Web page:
The failed medical takeover underscored the obstacles to both medical approval of family planning and medical management of clinics, even as more doctors were prescribing contraception in private practice . Despite Sanger’s (Margaret Sanger, American birth control activist) careful cultivation of scientists and academics of all stripes, conservative medicine still viewed her as a radical and expressed unease with the sexual subtext of birth control-and even hostility toward the idea of women’s sexual autonomy. Furthermore, most physicians continued to reject the movement’s economic rationale for contraception and preferred to limit access to those who suffered from serious health problems.
State and federal laws reinforced this position. Physician groups also struggled with the clinic model offered by the birth control movement in the same way as they resisted the encroachment of social welfare programs that crossed over into the medical realm, such as nutritional, maternal, and infant care initiatives. These efforts often endowed laypeople with a certain degree of medical authority and sometimes competed with for-profit medical services. The medical establishment seemed especially off ended by health campaigns with laywomen in leadership positions and excessively critical of women doctors in the birth control movement.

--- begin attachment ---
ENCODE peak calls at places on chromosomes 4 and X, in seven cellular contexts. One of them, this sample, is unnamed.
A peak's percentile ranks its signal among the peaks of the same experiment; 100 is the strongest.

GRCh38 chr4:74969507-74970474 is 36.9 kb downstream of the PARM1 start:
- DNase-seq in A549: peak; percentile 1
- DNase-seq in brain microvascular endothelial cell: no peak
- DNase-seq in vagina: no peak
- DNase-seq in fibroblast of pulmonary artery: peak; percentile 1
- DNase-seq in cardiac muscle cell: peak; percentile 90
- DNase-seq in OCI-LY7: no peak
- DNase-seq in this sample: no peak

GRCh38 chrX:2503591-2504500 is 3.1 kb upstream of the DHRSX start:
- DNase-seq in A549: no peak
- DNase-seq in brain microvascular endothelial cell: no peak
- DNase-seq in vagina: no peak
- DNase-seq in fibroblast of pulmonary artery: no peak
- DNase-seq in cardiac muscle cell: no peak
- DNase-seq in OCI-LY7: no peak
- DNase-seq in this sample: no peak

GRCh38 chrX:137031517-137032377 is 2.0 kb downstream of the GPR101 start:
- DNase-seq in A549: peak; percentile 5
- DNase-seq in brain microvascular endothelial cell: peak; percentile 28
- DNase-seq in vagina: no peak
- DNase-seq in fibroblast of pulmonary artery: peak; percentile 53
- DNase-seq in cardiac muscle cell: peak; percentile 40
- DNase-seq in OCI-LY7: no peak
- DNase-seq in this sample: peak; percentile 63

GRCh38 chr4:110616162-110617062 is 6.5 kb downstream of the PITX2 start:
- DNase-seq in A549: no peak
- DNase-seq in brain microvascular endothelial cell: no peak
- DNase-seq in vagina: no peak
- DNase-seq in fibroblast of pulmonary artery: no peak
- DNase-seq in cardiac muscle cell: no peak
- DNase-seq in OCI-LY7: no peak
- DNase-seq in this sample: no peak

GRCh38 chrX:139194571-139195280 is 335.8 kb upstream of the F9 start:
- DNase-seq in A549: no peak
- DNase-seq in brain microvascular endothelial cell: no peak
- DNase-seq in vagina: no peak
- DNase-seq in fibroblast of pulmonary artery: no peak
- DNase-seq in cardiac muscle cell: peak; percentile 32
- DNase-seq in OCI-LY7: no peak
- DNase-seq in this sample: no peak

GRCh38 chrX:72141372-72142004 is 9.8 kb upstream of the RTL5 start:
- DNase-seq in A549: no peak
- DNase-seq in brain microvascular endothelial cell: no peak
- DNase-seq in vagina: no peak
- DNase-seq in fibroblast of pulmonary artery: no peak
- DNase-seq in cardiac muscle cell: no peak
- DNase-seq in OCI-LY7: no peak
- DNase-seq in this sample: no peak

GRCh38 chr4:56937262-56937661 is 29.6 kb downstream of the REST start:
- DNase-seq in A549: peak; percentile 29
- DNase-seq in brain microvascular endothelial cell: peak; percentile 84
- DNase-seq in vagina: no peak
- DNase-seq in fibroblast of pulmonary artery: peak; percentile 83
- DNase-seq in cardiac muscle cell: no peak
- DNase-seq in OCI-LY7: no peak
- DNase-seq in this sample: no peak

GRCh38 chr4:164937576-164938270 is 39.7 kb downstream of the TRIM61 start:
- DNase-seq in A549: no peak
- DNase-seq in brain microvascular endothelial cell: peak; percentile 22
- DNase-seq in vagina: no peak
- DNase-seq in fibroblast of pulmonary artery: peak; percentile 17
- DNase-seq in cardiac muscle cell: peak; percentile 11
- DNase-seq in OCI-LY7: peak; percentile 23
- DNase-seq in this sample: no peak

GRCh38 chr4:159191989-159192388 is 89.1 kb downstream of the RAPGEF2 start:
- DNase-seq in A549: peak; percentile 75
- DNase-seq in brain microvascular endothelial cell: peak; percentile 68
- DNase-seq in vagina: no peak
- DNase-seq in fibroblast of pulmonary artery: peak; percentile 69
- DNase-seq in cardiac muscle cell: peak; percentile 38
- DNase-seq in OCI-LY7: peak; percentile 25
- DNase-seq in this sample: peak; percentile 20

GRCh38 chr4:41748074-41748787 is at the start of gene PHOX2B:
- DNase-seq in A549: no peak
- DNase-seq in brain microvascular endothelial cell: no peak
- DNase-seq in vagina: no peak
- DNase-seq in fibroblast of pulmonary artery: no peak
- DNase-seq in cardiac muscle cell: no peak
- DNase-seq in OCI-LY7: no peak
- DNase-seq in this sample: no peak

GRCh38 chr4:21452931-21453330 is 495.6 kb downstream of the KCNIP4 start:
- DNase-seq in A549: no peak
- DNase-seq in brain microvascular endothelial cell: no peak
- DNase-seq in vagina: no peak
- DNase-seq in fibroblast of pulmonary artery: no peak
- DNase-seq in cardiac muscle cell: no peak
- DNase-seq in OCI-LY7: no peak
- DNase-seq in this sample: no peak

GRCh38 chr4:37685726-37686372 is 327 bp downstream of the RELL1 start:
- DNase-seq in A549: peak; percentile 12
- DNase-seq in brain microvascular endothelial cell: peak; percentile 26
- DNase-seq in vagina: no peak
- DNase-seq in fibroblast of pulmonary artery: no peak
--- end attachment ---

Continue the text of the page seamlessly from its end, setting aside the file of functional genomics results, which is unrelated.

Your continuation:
Birth control is a common name for many different procedures whose purpose is to prevent the child’s conceive, but also to prevent the birth of an already conceived fetus . The most commonly used method for this purpose is called a contraceptive method. On the other hand, the term abortion refers to a procedure that represents the physical removal of the fetus and means its death. Birth control is a controversial topic around the world.
Of great significance in terms of human rights is also the question how open the access to private healthcare services must be . It is largely undisputed that also private healthcare facilities may not deny emergency treatment to anybody, but access to private services which go beyond this is commonly not possible or affordable for everybody. This is a problem particularly when at the same time there is no comprehensive public healthcare sector or where this is of a poor quality. In this case the state must ensure that a qualitatively adequate healthcare provision is accessible to everybody, either by way of respective regulation of private providers or by expanding the public healthcare sector, something which already refers to the obligations to fulfil.